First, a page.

Private John Rudd, 1st Battalion, The Middlesex Regiment, in a Korean village with his dog, which was trained for guard duties.
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    Dogs, with their sensitive hearing and heightened sense of smell, are particularly suited for detection duties. Guard dogs are employed to watch over militarily important locations – such as railways, bridges, defence installations and ammunition stores – and give warning of any trespassers. Scouting dogs similarly alert their handlers to the presence of enemy troops, but this has to be done silently so as not to give away a patrol's position.

  • 9. Mine detection

    A military working dog and its handler complete an EOD training drill at Camp Bastion, Afghanistan, on 22 August 2012.
    A military working dog and its handler complete an EOD training drill at Camp Bastion, Afghanistan, on 22 August 2012.
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    Dogs' remarkable sense of smell has also been harnessed by the military throughout the twentieth century to locate mines and concealed IEDs (improvised explosive devices). In this photograph, taken in August 2012, a military working dog completes a drill in the Camp Bastion EOD (Explosive Ordnance Disposal) and Search Task Force, 33 Engineering Regiment training area. Camp Bastion was the principal British base in Helmand Province, Afghanistan.

  • 10. Gas detection

    The 3rd Australian Tunnelling Company's Mine Rescue Station at Hulluch, near Loos in France, 31 January 1918.
    The 3rd Australian Tunnelling Company's Mine Rescue Station at Hulluch, near Loos in France, 31 January 1918.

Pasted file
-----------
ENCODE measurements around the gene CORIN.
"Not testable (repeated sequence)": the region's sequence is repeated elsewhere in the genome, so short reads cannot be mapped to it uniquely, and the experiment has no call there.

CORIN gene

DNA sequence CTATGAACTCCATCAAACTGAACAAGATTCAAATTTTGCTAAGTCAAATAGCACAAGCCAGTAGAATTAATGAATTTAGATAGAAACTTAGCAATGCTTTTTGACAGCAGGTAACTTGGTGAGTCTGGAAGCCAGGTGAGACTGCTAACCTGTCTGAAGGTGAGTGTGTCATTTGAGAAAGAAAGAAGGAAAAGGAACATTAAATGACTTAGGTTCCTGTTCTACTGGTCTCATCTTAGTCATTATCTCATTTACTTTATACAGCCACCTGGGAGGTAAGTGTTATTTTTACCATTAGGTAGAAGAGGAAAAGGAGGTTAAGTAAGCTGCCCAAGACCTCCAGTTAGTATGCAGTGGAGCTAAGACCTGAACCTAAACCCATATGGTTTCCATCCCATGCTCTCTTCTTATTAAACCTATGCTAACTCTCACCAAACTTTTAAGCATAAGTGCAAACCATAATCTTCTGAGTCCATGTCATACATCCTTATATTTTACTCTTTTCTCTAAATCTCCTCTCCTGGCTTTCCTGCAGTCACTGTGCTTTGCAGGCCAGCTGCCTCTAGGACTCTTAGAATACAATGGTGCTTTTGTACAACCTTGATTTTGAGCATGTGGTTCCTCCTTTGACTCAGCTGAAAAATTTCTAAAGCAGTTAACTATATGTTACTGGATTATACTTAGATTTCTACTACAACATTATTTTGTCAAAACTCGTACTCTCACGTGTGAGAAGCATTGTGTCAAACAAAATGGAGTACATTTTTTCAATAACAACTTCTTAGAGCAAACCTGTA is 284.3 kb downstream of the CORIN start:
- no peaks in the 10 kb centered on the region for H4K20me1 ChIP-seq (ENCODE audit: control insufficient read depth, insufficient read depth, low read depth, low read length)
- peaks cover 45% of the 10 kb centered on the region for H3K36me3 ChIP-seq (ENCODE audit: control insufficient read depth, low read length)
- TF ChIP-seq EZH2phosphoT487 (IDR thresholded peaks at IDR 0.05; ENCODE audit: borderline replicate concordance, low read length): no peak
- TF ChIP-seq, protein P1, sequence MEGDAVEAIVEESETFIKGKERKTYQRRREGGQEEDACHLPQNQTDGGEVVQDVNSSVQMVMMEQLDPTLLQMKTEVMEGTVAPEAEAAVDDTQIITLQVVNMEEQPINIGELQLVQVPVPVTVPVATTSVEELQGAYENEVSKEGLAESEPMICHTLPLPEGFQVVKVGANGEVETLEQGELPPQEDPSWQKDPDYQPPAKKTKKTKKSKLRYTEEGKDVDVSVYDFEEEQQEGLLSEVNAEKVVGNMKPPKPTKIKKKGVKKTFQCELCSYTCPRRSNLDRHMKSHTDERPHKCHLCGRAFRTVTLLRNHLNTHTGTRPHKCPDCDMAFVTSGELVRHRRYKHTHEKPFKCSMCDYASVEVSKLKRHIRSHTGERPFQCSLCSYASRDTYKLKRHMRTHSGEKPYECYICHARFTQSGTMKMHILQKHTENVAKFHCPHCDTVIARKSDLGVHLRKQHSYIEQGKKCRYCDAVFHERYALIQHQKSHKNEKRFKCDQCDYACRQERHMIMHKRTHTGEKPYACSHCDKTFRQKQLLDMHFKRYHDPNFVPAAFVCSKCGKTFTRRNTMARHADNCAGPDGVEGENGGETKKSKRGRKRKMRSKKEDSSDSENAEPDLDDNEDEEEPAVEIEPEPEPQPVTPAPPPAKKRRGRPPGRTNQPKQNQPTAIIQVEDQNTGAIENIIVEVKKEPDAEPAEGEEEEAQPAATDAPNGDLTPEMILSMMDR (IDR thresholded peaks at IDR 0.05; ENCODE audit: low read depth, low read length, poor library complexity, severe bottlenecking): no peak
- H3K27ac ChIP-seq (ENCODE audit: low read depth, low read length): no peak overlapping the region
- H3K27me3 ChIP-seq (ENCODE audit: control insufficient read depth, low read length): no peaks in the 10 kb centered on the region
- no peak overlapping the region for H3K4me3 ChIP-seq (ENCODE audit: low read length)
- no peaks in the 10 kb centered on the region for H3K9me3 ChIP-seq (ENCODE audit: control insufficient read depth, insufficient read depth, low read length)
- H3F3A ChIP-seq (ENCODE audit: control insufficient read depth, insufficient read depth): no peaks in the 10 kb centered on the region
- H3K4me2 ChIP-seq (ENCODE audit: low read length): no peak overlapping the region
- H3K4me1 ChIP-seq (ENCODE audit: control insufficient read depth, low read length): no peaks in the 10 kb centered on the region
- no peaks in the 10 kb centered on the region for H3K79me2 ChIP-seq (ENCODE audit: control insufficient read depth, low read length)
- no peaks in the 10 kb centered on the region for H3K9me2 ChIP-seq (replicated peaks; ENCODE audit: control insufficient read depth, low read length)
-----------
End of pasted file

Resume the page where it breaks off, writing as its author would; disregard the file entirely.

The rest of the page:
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    This photograph was taken near Loos in France on 31 January 1918 and displays rescue equipment used by the 3rd Australian Tunnelling Company during the First World War. The cages in the foreground were used to carry mice or canaries, which were used to detect the presence of poison gas.

  • 11. Pest control

    Pet dog of the Middlesex Regiment with its catch of rats in the trenches on the Western Front during the First World War.
    Pet dog of the Middlesex Regiment with its catch of rats in the trenches on the Western Front during the First World War.
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    Conditions in the trenches could lead to infestations of disease-spreading pests, particularly rats attracted by food, waste and dead bodies. Cats and dogs were sometimes trained to hunt these vermin and help maintain hygiene in the trenches. This is the pet dog of the Middlesex Regiment, pictured with its catch of rats in a trench on the Western Front during the First World War. Cats were also kept on board Royal Navy and merchant ships to hunt vermin and protect the food stores from rats – a role they have played throughout history.

  • 12. Pets and Mascots

    Eustace the mouse with members of the crew of LCT (Landing Craft Tank) 947 during Operation 'Overlord', June 1944.
    Eustace the mouse with members of the crew of LCT (Landing Craft Tank) 947 during Operation 'Overlord', June 1944.
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    Animals are not only used for work. Dogs, cats, pigs and goats – as well as the more unusual monkeys, bears and lions – were kept as pets and mascots to raise morale and provide comfort amidst the hardships of war. Superstition also played a part as mascots were thought to bring good luck to troops.